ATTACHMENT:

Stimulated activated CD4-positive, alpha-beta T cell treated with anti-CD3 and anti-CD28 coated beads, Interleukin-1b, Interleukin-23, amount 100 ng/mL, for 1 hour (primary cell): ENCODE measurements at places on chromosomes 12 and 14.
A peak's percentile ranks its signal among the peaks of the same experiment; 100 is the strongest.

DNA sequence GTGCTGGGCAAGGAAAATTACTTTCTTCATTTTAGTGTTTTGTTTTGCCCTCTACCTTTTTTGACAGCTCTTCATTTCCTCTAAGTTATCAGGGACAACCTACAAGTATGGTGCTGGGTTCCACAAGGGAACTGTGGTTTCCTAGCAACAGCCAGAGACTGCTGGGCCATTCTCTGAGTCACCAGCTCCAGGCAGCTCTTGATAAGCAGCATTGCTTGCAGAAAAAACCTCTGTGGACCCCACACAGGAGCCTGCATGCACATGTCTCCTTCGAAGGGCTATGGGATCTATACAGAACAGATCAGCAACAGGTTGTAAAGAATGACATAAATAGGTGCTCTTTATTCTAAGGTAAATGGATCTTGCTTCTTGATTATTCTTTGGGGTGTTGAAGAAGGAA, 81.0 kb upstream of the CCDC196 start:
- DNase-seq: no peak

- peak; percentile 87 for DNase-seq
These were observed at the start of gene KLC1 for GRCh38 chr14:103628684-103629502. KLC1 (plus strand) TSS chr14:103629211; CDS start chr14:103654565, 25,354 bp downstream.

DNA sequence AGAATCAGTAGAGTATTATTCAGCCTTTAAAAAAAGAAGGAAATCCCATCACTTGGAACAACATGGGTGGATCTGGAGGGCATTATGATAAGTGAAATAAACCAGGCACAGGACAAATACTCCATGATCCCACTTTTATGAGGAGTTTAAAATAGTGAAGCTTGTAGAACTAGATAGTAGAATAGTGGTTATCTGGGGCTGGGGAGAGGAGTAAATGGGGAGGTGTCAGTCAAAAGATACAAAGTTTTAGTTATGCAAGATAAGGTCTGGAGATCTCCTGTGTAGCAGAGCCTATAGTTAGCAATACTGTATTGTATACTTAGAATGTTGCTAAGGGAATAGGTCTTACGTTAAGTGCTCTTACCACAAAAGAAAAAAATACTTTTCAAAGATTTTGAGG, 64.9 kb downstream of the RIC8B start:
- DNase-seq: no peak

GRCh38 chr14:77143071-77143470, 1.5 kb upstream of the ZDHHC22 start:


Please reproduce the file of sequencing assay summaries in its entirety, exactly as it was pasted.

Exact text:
Stimulated activated CD4-positive, alpha-beta T cell treated with anti-CD3 and anti-CD28 coated beads, Interleukin-1b, Interleukin-23, amount 100 ng/mL, for 1 hour (primary cell): ENCODE measurements at places on chromosomes 12 and 14.
A peak's percentile ranks its signal among the peaks of the same experiment; 100 is the strongest.

DNA sequence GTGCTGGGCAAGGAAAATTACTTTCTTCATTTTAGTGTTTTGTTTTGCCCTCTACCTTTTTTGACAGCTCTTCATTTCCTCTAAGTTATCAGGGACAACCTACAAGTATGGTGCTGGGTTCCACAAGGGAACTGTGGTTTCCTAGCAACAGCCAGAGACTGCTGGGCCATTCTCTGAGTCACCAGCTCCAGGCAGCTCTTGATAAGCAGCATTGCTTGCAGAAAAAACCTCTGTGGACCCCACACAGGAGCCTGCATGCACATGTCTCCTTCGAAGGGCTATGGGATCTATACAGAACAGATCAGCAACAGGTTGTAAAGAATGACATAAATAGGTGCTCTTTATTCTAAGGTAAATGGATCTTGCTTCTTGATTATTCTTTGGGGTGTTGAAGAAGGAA, 81.0 kb upstream of the CCDC196 start:
- DNase-seq: no peak

- peak; percentile 87 for DNase-seq
These were observed at the start of gene KLC1 for GRCh38 chr14:103628684-103629502. KLC1 (plus strand) TSS chr14:103629211; CDS start chr14:103654565, 25,354 bp downstream.

DNA sequence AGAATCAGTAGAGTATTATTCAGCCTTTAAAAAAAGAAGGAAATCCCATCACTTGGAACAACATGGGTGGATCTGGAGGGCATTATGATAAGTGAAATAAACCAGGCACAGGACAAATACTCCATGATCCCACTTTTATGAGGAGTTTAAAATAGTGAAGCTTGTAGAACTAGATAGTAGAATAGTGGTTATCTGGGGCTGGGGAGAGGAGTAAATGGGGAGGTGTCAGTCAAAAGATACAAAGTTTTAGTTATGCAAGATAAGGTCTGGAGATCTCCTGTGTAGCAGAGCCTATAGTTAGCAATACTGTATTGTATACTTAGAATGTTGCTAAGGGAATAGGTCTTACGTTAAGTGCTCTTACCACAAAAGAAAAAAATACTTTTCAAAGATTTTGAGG, 64.9 kb downstream of the RIC8B start:
- DNase-seq: no peak

GRCh38 chr14:77143071-77143470, 1.5 kb upstream of the ZDHHC22 start: